SAN SEBASTIAN – Mexico looks set to institute new quality controls on the now dozens of its films which draw down tax-break finance, Jorge Sánchez, director of the IMCINE Mexican Film Institute revealed Tuesday in San Sebastian.
The move is not only, as Sánchez argued, to prevent investors setting aside tax credits for films which never get made, but also, in a bigger picture, to protect the good name of a system now vital to for vibrant Mexican movie industry.
Mexico produced 126 movies in 2013, its biggest result since 1959. The average film budget climbed to 22.2 million pesos ($1.7 million) as private finance – which financed 41 films last year – flows into the sector, attracted by 10% fiscal credits capped at $1.4 million per tax payer.
$55 million for 2014, Efecine tax credit investment, used on pics such as “Paradise” (pictured), is 37.5% up on 2013’s ceiling. Mexico is still honing its system. For the first time, $5 million in tax coin this year targets distribution, Sanchez said in San Sebastian. “Distribution and exhibition are our Achilles Heels,” he opined.
Sanchez called “especially interesting” an industry proposal for a commission of industry reps be put in place to study projects, especially their screenplays, which plan to tap tax incentives. The commission will “pre-certify” approved projects. He said he hoped the new scheme could be in place by the end of the year.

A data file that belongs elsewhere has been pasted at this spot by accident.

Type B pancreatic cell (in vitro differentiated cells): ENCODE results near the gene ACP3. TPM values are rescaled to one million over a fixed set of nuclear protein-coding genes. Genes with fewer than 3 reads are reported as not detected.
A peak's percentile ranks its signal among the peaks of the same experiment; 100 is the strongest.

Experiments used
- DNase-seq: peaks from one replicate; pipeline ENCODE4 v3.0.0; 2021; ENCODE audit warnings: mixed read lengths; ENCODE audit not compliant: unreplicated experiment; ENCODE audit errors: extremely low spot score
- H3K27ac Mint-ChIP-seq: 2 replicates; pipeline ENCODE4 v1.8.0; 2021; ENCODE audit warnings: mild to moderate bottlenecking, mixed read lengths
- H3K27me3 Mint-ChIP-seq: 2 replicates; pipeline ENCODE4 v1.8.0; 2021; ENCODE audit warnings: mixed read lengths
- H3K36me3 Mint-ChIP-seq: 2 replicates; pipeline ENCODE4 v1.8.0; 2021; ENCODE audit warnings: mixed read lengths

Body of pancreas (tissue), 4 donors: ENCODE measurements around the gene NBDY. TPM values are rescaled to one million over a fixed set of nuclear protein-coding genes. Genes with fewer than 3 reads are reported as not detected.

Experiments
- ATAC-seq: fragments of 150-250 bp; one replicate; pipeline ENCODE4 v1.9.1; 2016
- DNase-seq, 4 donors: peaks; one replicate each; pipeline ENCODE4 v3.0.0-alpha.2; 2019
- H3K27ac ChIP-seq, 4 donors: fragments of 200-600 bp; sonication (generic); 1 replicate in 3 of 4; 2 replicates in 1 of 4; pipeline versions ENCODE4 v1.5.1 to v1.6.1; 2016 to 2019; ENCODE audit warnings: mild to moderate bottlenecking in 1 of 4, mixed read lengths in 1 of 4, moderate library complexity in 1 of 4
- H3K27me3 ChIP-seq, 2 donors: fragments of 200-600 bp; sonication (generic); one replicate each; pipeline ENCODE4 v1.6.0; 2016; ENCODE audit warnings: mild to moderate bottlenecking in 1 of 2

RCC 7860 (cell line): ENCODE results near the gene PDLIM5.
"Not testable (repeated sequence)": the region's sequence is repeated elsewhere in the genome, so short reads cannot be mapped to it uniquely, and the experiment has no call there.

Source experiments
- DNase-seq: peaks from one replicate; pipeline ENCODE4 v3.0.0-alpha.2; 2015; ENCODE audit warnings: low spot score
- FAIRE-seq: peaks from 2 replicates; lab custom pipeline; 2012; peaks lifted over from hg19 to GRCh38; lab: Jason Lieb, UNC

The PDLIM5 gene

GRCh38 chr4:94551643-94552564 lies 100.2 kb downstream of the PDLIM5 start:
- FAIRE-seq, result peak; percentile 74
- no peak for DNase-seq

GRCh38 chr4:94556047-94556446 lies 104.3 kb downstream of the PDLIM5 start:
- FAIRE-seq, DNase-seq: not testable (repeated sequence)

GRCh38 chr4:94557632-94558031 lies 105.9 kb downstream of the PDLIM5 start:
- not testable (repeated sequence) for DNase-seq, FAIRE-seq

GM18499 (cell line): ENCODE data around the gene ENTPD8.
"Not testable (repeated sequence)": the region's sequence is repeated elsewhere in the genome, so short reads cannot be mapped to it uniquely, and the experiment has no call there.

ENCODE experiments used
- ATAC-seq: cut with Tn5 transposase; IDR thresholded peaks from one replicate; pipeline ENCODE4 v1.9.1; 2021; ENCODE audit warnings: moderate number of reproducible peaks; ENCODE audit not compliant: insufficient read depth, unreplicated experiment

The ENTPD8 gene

Over much of the world, new tax money is oiling movie production. Completely in place from 2012, 25% transferable tax credits, which can be channeled through service companies, have boosted production in the Dominican Republic from 64 features between 1963 and 2011 and 43 movies produced over just 2011-14, said EGEDA member Angel Luis Arambilet.
The Czech Republic introduced tax rebates in 2010, per the Czech Film Center’s Marketa Santrochova. Required minimum spend in the Czech Republic is around €550,000 ($722,700). Projects have to pass cultural tests. Total state authorized movie tax rebates, levied at 20% of local spend, rose from an average annual €18 million ($23.6 million) to about €28 million ($36.8 million) in 2014.
In Canada, tax financing, put through via 16% credits on local labor, works as a well-oiled machine, said Carole Vivier, at Manitoba Film & Music. U.S. banks discount tax finance; federal incentives exist alongside province-based systems.
Tax incentives faces challenges, however. In some countries – Brazil – adjudications are made just once a year. Brazilian producers now rely far more on other finance drivers: New TV regs, from March 2012, obliging pay TV channels in Brazil –and there are 110 of them, Rangel said – to air at least 3.5 hours of local content in primetime TV every week.; a 2014 $450 million direct incentive funding package, channeled via Ancine, for both film and TV.